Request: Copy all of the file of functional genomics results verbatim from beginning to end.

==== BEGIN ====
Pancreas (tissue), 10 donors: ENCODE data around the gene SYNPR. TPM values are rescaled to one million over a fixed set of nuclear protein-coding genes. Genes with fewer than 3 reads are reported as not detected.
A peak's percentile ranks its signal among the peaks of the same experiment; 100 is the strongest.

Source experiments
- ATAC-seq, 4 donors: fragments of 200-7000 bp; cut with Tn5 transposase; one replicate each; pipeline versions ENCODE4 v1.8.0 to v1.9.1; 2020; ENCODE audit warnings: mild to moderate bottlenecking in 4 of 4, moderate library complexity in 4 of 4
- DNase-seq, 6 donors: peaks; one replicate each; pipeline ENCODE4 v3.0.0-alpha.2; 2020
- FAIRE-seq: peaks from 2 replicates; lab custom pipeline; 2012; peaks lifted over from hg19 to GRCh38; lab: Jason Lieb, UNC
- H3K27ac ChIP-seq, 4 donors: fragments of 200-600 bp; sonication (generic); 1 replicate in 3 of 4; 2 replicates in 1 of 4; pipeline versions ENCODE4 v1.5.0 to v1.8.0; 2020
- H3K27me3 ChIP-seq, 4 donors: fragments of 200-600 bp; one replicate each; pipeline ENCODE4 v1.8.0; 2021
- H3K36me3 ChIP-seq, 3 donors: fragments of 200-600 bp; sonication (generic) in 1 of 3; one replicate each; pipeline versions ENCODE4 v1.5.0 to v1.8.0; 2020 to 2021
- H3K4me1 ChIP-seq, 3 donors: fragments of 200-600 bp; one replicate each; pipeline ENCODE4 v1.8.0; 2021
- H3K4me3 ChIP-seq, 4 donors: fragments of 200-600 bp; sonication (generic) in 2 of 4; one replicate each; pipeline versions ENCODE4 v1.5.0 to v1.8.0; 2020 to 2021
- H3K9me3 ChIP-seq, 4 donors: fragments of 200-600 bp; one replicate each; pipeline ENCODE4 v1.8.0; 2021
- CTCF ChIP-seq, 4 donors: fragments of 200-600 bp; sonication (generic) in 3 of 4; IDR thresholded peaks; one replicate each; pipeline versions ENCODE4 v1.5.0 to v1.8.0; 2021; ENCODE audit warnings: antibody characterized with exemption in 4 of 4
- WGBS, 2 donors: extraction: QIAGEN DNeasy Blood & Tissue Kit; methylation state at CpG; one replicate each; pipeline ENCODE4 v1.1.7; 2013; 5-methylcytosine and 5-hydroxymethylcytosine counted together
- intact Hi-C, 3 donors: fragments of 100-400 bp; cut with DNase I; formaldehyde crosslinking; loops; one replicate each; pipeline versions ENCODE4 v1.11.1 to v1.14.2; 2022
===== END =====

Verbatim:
Pancreas (tissue), 10 donors: ENCODE data around the gene SYNPR. TPM values are rescaled to one million over a fixed set of nuclear protein-coding genes. Genes with fewer than 3 reads are reported as not detected.
A peak's percentile ranks its signal among the peaks of the same experiment; 100 is the strongest.

Source experiments
- ATAC-seq, 4 donors: fragments of 200-7000 bp; cut with Tn5 transposase; one replicate each; pipeline versions ENCODE4 v1.8.0 to v1.9.1; 2020; ENCODE audit warnings: mild to moderate bottlenecking in 4 of 4, moderate library complexity in 4 of 4
- DNase-seq, 6 donors: peaks; one replicate each; pipeline ENCODE4 v3.0.0-alpha.2; 2020
- FAIRE-seq: peaks from 2 replicates; lab custom pipeline; 2012; peaks lifted over from hg19 to GRCh38; lab: Jason Lieb, UNC
- H3K27ac ChIP-seq, 4 donors: fragments of 200-600 bp; sonication (generic); 1 replicate in 3 of 4; 2 replicates in 1 of 4; pipeline versions ENCODE4 v1.5.0 to v1.8.0; 2020
- H3K27me3 ChIP-seq, 4 donors: fragments of 200-600 bp; one replicate each; pipeline ENCODE4 v1.8.0; 2021
- H3K36me3 ChIP-seq, 3 donors: fragments of 200-600 bp; sonication (generic) in 1 of 3; one replicate each; pipeline versions ENCODE4 v1.5.0 to v1.8.0; 2020 to 2021
- H3K4me1 ChIP-seq, 3 donors: fragments of 200-600 bp; one replicate each; pipeline ENCODE4 v1.8.0; 2021
- H3K4me3 ChIP-seq, 4 donors: fragments of 200-600 bp; sonication (generic) in 2 of 4; one replicate each; pipeline versions ENCODE4 v1.5.0 to v1.8.0; 2020 to 2021
- H3K9me3 ChIP-seq, 4 donors: fragments of 200-600 bp; one replicate each; pipeline ENCODE4 v1.8.0; 2021
- CTCF ChIP-seq, 4 donors: fragments of 200-600 bp; sonication (generic) in 3 of 4; IDR thresholded peaks; one replicate each; pipeline versions ENCODE4 v1.5.0 to v1.8.0; 2021; ENCODE audit warnings: antibody characterized with exemption in 4 of 4
- WGBS, 2 donors: extraction: QIAGEN DNeasy Blood & Tissue Kit; methylation state at CpG; one replicate each; pipeline ENCODE4 v1.1.7; 2013; 5-methylcytosine and 5-hydroxymethylcytosine counted together
- intact Hi-C, 3 donors: fragments of 100-400 bp; cut with DNase I; formaldehyde crosslinking; loops; one replicate each; pipeline versions ENCODE4 v1.11.1 to v1.14.2; 2022